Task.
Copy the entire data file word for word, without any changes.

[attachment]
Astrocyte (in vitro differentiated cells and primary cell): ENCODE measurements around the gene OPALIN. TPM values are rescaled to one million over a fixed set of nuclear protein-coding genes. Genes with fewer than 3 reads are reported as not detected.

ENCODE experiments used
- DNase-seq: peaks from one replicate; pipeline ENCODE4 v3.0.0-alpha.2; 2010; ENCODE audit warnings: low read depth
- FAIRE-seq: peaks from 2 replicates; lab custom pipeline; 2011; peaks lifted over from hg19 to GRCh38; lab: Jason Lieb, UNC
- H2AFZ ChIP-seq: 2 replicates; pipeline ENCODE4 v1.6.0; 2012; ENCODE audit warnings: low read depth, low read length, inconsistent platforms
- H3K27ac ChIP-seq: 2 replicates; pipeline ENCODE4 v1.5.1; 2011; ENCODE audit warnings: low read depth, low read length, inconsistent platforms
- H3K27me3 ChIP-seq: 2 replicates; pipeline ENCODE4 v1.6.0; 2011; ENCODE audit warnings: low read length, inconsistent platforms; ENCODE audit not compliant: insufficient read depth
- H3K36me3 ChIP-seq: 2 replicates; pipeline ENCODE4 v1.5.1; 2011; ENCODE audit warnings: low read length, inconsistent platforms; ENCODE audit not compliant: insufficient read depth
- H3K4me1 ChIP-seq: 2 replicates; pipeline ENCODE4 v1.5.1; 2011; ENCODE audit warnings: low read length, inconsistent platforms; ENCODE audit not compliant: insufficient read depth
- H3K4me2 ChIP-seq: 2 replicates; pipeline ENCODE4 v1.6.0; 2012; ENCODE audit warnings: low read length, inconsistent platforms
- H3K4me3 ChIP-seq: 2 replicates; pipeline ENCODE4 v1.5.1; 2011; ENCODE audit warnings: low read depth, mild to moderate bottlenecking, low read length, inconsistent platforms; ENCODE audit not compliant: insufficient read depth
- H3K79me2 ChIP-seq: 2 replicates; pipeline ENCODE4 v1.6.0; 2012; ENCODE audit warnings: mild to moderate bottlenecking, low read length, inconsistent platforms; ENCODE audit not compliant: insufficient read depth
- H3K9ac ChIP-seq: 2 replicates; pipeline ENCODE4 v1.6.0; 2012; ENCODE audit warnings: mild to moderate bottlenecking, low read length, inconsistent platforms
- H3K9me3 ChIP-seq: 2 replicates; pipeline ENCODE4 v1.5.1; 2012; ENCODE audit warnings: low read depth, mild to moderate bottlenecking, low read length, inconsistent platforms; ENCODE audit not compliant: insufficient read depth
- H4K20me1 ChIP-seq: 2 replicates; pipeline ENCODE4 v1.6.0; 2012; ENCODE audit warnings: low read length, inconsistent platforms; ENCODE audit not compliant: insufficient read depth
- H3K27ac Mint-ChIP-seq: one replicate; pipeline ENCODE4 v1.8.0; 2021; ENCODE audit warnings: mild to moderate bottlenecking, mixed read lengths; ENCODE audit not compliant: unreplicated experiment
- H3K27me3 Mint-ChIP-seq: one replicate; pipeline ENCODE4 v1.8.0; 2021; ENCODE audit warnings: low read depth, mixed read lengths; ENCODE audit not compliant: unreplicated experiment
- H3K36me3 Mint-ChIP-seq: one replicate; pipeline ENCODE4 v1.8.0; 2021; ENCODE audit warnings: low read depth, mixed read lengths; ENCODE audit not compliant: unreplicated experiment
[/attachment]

Astrocyte (in vitro differentiated cells and primary cell): ENCODE measurements around the gene OPALIN. TPM values are rescaled to one million over a fixed set of nuclear protein-coding genes. Genes with fewer than 3 reads are reported as not detected.

ENCODE experiments used
- DNase-seq: peaks from one replicate; pipeline ENCODE4 v3.0.0-alpha.2; 2010; ENCODE audit warnings: low read depth
- FAIRE-seq: peaks from 2 replicates; lab custom pipeline; 2011; peaks lifted over from hg19 to GRCh38; lab: Jason Lieb, UNC
- H2AFZ ChIP-seq: 2 replicates; pipeline ENCODE4 v1.6.0; 2012; ENCODE audit warnings: low read depth, low read length, inconsistent platforms
- H3K27ac ChIP-seq: 2 replicates; pipeline ENCODE4 v1.5.1; 2011; ENCODE audit warnings: low read depth, low read length, inconsistent platforms
- H3K27me3 ChIP-seq: 2 replicates; pipeline ENCODE4 v1.6.0; 2011; ENCODE audit warnings: low read length, inconsistent platforms; ENCODE audit not compliant: insufficient read depth
- H3K36me3 ChIP-seq: 2 replicates; pipeline ENCODE4 v1.5.1; 2011; ENCODE audit warnings: low read length, inconsistent platforms; ENCODE audit not compliant: insufficient read depth
- H3K4me1 ChIP-seq: 2 replicates; pipeline ENCODE4 v1.5.1; 2011; ENCODE audit warnings: low read length, inconsistent platforms; ENCODE audit not compliant: insufficient read depth
- H3K4me2 ChIP-seq: 2 replicates; pipeline ENCODE4 v1.6.0; 2012; ENCODE audit warnings: low read length, inconsistent platforms
- H3K4me3 ChIP-seq: 2 replicates; pipeline ENCODE4 v1.5.1; 2011; ENCODE audit warnings: low read depth, mild to moderate bottlenecking, low read length, inconsistent platforms; ENCODE audit not compliant: insufficient read depth
- H3K79me2 ChIP-seq: 2 replicates; pipeline ENCODE4 v1.6.0; 2012; ENCODE audit warnings: mild to moderate bottlenecking, low read length, inconsistent platforms; ENCODE audit not compliant: insufficient read depth
- H3K9ac ChIP-seq: 2 replicates; pipeline ENCODE4 v1.6.0; 2012; ENCODE audit warnings: mild to moderate bottlenecking, low read length, inconsistent platforms
- H3K9me3 ChIP-seq: 2 replicates; pipeline ENCODE4 v1.5.1; 2012; ENCODE audit warnings: low read depth, mild to moderate bottlenecking, low read length, inconsistent platforms; ENCODE audit not compliant: insufficient read depth
- H4K20me1 ChIP-seq: 2 replicates; pipeline ENCODE4 v1.6.0; 2012; ENCODE audit warnings: low read length, inconsistent platforms; ENCODE audit not compliant: insufficient read depth
- H3K27ac Mint-ChIP-seq: one replicate; pipeline ENCODE4 v1.8.0; 2021; ENCODE audit warnings: mild to moderate bottlenecking, mixed read lengths; ENCODE audit not compliant: unreplicated experiment
- H3K27me3 Mint-ChIP-seq: one replicate; pipeline ENCODE4 v1.8.0; 2021; ENCODE audit warnings: low read depth, mixed read lengths; ENCODE audit not compliant: unreplicated experiment
- H3K36me3 Mint-ChIP-seq: one replicate; pipeline ENCODE4 v1.8.0; 2021; ENCODE audit warnings: low read depth, mixed read lengths; ENCODE audit not compliant: unreplicated experiment